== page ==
Dear One and All,

This is one of my favourite texts and as it's about recognition, in part at any rate, it seems to fit into the unusual and almost unrecognisable times we now occupy.  The reading speaks to me of at least three things:

1: Be prepared to be surprised, things are not always as they seem.
2: Whoever said things were going to be easy!
3: Keep our focus on Christ.

 

As many of you will know I help out the chaplaincy team at Mount Gould Hospital in Plymouth. At this time it is not possible to get onto the wards because of Covid-19. Some wards have very poorly patients with Covid-19 or who are recovering from it, or, who are in-patients for other reasons whom the hospital do not want infected. It is frustrating not being able to be alongside both patients and staff, but that's the way things are. However, surprising things happen. There have been requests for prayer from doctors and nurses, staff from over the organisation. I have entered a new world of Zoom, something I never knew of before. Conversations have developed with many folk I would not normally meet. At the heart of it is a request to be heard and a need to be prayed-for; to acknowledge that what we all face is beyond us and to recognise in it there is a need to seek the face of God. In the hospital and beyond I have seen the bonds of community grow as we recognise our need for each other and the place of God in its midst.  An atheist member of staff said to me 'Please pray for us' - recognising the presence of Christ comes in many forms and is constantly surprising.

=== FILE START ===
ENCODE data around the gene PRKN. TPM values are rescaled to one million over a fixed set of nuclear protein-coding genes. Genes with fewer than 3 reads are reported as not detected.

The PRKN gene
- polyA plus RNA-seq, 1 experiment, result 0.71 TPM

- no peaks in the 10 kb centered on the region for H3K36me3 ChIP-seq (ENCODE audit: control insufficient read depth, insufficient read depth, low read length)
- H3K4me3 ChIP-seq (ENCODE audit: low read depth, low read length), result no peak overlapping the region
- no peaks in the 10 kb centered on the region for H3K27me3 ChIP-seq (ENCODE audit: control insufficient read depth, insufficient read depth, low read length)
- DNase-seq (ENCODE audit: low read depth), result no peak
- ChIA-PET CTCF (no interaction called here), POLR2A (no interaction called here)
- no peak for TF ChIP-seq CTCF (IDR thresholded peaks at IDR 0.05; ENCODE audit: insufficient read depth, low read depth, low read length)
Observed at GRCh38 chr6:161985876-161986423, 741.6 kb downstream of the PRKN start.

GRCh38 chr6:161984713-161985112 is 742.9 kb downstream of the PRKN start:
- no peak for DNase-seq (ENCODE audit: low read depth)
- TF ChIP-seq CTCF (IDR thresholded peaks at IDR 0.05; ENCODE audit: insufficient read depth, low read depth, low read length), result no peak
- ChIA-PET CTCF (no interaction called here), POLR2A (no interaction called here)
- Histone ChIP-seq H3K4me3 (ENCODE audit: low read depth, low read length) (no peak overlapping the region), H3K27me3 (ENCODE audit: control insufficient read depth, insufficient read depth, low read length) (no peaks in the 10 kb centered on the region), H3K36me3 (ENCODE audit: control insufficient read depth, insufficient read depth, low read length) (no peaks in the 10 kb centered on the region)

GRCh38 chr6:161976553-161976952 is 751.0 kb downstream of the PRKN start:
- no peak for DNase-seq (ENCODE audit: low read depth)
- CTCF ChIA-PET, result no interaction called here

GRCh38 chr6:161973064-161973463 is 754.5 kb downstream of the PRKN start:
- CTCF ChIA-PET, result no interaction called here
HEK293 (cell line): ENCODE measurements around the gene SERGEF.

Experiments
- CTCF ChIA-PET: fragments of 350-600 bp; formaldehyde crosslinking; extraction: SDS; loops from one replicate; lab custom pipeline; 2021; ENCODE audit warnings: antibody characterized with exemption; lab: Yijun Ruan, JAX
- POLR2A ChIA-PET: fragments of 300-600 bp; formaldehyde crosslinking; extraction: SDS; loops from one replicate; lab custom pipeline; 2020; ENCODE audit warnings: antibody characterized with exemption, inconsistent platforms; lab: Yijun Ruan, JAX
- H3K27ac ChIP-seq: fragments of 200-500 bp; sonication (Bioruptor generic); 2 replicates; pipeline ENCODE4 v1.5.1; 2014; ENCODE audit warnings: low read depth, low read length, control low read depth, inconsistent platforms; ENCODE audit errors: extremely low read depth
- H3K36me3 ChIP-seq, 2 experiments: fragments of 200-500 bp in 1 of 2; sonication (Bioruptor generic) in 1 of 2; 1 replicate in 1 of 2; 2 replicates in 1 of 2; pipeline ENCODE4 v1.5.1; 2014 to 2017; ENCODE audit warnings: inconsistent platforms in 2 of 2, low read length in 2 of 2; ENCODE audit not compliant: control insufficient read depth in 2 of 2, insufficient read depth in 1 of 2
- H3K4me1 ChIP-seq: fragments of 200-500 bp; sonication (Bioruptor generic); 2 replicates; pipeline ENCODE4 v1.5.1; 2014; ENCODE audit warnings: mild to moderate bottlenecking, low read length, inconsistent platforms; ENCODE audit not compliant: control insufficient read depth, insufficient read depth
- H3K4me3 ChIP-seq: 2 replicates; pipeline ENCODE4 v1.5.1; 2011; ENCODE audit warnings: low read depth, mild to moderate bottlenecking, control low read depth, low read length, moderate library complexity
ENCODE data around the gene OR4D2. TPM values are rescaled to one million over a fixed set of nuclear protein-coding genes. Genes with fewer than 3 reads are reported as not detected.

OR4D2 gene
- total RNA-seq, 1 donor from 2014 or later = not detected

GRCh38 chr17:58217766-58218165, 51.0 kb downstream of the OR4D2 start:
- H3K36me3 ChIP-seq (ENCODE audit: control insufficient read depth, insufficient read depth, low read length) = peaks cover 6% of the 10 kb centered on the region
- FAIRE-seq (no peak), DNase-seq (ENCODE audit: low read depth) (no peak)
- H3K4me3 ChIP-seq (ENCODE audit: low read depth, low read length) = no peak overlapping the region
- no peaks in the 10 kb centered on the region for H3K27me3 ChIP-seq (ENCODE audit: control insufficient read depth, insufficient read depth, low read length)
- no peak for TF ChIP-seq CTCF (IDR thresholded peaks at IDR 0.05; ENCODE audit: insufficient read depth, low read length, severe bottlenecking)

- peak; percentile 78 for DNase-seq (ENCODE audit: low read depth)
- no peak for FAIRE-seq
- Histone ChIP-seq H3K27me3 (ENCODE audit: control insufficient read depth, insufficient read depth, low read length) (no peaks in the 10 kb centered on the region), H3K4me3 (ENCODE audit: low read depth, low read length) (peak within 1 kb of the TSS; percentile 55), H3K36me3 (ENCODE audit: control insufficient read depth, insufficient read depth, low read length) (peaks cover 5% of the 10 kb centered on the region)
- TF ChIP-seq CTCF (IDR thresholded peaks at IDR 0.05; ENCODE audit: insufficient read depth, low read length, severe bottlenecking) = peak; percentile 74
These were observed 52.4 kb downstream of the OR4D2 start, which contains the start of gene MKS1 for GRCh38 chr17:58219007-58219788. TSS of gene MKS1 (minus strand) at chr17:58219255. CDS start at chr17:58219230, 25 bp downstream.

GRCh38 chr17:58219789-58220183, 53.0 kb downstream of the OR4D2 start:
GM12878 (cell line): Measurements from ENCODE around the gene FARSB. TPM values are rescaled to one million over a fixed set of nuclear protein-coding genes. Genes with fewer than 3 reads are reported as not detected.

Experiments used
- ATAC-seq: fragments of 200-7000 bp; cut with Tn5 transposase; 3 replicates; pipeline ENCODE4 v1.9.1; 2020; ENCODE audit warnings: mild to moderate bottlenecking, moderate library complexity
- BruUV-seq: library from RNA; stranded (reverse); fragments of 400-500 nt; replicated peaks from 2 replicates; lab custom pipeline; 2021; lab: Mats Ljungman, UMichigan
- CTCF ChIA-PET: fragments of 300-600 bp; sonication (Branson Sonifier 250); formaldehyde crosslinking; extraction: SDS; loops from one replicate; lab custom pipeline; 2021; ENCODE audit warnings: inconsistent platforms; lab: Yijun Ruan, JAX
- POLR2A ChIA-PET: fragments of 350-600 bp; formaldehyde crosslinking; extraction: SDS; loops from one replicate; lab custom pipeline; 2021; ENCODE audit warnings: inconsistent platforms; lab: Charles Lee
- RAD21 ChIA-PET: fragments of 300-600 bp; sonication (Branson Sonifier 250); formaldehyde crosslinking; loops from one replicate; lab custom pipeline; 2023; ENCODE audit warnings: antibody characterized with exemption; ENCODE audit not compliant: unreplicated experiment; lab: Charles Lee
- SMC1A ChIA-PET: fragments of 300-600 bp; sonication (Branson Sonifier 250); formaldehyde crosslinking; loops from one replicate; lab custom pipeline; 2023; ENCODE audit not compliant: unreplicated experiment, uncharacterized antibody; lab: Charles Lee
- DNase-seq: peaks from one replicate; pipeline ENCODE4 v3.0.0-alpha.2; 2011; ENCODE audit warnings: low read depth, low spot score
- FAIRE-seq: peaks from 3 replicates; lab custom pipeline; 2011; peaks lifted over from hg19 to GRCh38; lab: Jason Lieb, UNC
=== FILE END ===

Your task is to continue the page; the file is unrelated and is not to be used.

As Jesus walks with the two downhearted, confused and fearful disciples en route for Emmaus he listens to their story. I have found recently in the opportunity which lockdown offers, that I have had much time to talk with Christ. I have been able to share my fears, express my concerns, present my doubts and sometimes to shout 'Where are you, we need to see your face in this?' The other day I watched a paramedic in all his PPE going into a neighbours house. He waved at us all and went about his duties. The face of Christ surprises us in its varying forms. 

As I take my early morning permitted exercise, the spring landscape, the bird song and the beauty of the day all shout at me, 'don't make your God too small'. Reducing the Christ of Easter to the limitations of my perspective is a category mistake. The Christ I know, the Christ I follow, is the fruit of Calvary, the One who is Risen, the One who conquers suffering and death.There was never a promise that in being a Christian it would be easy and Jesus' example tends to show the reality.

I know lockdown has been and will continue to be a difficult intrusion into our everyday lives. Covid-19 has produced fear, it has killed many and caused anxiety, loss and heartbreak to numerous folk in this country and abroad. As Christ breaks bread with the Emmaus-two, in the act of breaking, in the revelation that Jesus' brokenness had been overcome, suddenly the truth broke through. In the world of Covid-19 brokenness, so may be revealed the great hope in the Christian soul; that our companion on this hard road, through all its twists and turns, is none other than Christ himself. Him crucified, him risen, who is Christ indeed!

So then, surprised? Yes constantly.
Faced with hardship, calamity and difficulty? Of Course!
Overwhelmed by the gift of grace in Christ, so that in him we might overcome, Amen!

Stay safe.

 Every blessing,

Simon